Barbie Ferreira: What’s funny to me is that people are like, ‘It’s because you don't make money from having larger lines’. But why would they start from a size 2, when the national average is a 14 or 16? If you were really trying to make the most money, wouldn’t you be making clothing towards the middle of that spectrum and expanding from there?
Do you think people fear fatness?
Barbie Ferreira: Yes, even skinny people have this fear of one day getting fat because of how the narrative of being fat has been portrayed. It’s ‘lazy’, it’s ‘ugly’, ‘undesirable’. It’s so ingrained in people that being fat is bad, but the reality is everyone can lose or gain weight. Everyone will lose or gain weight. People are fearful of being judged or thought of as less attractive. Now that people want to avoid actually calling you fat, they’ll say, ‘You have such a pretty face, but the clothes that you wear don‘t fit you; I wish you wore clothes that were more flattering’. Or, ‘Maybe if you could wear something that would cover you a little more, you could pass as ‘skinny’ one day’. Those are all the same thing.
The irony is that most femmes, even archetypal skinny hotties who embody the normative ideal, feel like they look fat all the time. Noticing that gave me confidence as a teenager, because I was like, ‘Why hate myself for being fat if skinny people hate themselves for being fat too?’
Barbie Ferreira: In New York, all my friends were skinny models, and I know that if I was in a different place in my life, it would have been really detrimental, but I never really thought about it. Since my friends in New York were mostly skinny models, I was almost thankful that I didn't have to put myself through all of that. A lot of them struggle with their bodies and it’s an extreme of its own. Since we know these feelings are universal and never totally go away, it’s all about how you zoom out from them and how you live your life. I don't think anyone always feels good about themselves 100% of the time, but you can adjust how you have that conversation with yourself.
I hope more fat girls in high school are receive oral sex thanks to Kat’s cunnilingus on Euphoria.
Barbie Ferreira: I hope so too!
How has focusing your career on acting, rather than modelling, changed your life?
Barbie Ferreira: With acting, I’m following an actual dream of mine, whereas modelling I fell into because I was trying to act. I was like, ‘I need to find other outlets to get myself known.’ I knew how hard and competitive it was. I was auditioning (from the age of) eight, although my mom didn’t know about it. My drama teacher would help me out by taking me to auditions. When I started acting (again after modelling), the dynamic of my life changed. I always wanted to be in video, and eventually I did a docu-series (How to Behave) with Vice. I interviewed a dominatrix named Mistress Thick on the show; she’s incredible.
That must have been perfect for playing the character.
Barbie Ferreira: Yes, but I was (actually) doing the opposite in Euphoria, acting as a 16-year-old girl who had no idea about penis humiliation! Like, I know how micropenis humiliation works. I had to imagine how I would react to all of this fetish stuff as if I was a teenager who didn’t know anything about it.
Did you feel a certain sense of responsibility portraying a sex worker in the show?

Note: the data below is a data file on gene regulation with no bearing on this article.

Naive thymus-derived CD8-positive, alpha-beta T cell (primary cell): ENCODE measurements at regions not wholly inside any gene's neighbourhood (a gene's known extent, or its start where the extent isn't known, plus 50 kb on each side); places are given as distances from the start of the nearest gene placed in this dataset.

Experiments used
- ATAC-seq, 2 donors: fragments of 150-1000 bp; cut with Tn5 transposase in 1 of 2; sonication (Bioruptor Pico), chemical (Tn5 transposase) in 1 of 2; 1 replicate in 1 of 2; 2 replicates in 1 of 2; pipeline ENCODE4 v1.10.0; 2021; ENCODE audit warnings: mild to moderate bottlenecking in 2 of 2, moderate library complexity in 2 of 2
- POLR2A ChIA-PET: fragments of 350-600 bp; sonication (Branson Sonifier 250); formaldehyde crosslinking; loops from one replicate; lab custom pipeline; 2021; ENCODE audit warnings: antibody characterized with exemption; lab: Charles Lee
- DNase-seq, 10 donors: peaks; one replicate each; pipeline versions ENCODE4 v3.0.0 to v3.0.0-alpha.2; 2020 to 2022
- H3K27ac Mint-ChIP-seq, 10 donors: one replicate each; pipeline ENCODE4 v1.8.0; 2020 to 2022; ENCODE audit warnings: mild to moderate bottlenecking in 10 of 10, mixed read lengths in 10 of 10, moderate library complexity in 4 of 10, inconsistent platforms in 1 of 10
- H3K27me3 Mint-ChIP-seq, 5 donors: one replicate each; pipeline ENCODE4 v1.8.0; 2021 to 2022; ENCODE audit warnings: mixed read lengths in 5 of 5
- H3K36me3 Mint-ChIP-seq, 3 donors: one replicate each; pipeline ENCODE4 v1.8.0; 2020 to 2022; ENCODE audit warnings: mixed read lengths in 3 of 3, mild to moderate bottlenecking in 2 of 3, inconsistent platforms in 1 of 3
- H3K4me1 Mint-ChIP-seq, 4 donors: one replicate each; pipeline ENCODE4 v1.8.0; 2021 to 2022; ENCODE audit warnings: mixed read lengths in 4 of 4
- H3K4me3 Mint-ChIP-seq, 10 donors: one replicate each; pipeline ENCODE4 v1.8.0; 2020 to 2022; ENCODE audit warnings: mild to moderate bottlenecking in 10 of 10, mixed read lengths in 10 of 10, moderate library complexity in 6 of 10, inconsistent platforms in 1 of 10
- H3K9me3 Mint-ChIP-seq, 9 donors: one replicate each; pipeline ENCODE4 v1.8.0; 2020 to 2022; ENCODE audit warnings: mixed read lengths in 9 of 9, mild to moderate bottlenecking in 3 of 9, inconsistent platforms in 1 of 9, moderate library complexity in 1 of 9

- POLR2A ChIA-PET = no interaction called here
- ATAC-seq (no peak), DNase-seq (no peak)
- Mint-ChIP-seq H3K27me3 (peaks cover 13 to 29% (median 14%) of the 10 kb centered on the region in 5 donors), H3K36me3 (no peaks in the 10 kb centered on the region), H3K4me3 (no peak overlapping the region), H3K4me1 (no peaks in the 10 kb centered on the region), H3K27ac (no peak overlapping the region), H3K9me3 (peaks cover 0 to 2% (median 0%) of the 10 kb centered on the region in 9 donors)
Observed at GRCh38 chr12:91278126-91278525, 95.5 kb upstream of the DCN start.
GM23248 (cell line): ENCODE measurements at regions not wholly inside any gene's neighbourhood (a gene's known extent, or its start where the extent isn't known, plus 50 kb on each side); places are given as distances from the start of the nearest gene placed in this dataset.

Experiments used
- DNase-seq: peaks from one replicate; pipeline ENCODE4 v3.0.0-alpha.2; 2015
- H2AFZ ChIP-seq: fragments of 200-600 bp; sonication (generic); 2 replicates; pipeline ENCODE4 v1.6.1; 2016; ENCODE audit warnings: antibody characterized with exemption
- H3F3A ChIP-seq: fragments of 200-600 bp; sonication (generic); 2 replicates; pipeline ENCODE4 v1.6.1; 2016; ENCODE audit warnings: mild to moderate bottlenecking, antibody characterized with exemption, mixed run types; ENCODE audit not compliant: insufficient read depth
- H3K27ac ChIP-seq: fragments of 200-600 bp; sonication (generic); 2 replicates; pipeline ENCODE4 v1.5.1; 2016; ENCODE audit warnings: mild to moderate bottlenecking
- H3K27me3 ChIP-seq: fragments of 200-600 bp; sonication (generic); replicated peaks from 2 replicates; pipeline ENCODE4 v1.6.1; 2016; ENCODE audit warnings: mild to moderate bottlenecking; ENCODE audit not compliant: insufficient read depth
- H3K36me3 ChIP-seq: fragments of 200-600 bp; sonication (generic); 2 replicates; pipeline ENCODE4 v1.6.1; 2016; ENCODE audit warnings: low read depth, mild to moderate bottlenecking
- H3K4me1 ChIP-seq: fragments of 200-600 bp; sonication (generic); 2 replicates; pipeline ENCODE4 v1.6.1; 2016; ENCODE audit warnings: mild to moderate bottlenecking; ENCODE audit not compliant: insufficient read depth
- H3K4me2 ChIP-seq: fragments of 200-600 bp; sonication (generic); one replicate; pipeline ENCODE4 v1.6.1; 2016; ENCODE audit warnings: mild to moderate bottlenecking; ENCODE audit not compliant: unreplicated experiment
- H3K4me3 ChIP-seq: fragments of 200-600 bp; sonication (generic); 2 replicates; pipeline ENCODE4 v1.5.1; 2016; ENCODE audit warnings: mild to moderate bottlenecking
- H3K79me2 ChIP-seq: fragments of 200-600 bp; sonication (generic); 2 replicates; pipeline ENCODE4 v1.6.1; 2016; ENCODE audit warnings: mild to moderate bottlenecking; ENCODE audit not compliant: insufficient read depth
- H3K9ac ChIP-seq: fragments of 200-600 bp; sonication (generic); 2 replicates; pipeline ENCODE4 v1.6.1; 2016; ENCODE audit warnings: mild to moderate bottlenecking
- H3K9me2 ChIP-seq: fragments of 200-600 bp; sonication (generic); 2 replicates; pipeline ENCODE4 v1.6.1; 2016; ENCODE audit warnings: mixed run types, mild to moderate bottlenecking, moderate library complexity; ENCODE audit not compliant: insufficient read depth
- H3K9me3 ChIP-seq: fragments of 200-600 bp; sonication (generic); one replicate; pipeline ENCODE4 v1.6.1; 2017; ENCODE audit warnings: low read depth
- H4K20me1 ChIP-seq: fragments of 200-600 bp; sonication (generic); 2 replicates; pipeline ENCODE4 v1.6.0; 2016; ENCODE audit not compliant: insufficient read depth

Barbie Ferreira: When I auditioned, I was very well aware of the sex work industry. I wanted to be a dominatrix when I was 18. I was calling dungeons and stuff; I had friends who were doms, cam-boys and cam-girls. I was in a space where everything was normalised to me, so I actually had to walk into the situation by stepping away from all my knowledge about the fetish industry.
Kat hits her Juul so frequently in Euphoria. Were you smoking a real Juul on set? If so, what flavour were you hitting the most?
Barbie Ferreira: I would never actually hit my real Juul (on set) – not in locations and not in the studio. They were all fake pods that were given to me by the prop department. (laughs maniacally) But my Juul preference is Virginia tobacco. I used to smoke a ton of cigarettes, so I’m trying to get off the Juul soon. But Euphoria makes it hard!
What do you think is the most hardcore thing about you?
Barbie Ferreira: When I was 12, I used to pierce myself live on camera for people on webcam sites. I was insane. Now, I’m just a sensitive baby, but I used to pierce my nose, my nipples, all that scary shit. That’s the most hardcore thing I can think of – me piercing my nose for four hours, painstakingly, for an internet audience of 20 people on Stickam. I was way too young to be on that site.
What kind of character would you like to play next?
Barbie Ferreira: I like psychological thrillers and horror movies. I like things that make you think and leave a weird feeling in your chest. My favourite movies usually make me hold on to this feeling – Oldboy is a good example. I also like the campiness of horror movies – the papier-mache dead bodies in The Texas Chainsaw Massacre, (or) Japanese exploitation (films), especially nun exploitation. Actually, Sam (Levinson) put me on to that, I didn’t even know that was a subgenre. Also, anything that is centred around girls murdering in a horror-movie context – stuff that plays up the femme-fatale trope.
If you were to launch your brand or one specific item of clothing, what would it be?
Barbie Ferreira: I’d say I would make earrings. Or really hot boots. Because there’s this real lack of hot boots. Backstory: I’m actually an accessories queen. I used to sell hats in high school, and people still have those hats. They were, like, the first wave of those grandpa hats with a little knitted thing on it. I would put little bathtubs and pugs on them. Barbie-clan hats! If you know, you know.
Hair Rob Talty at Forward Artists using Bumble and bumble., make-up Lottie at Lowe and Co using Surratt Beauty, nails Marisa Carmichael at Forward Artists using Essie, styling assistant Lauren Jeworski, make-up assistant Sara Robey, production Mini Title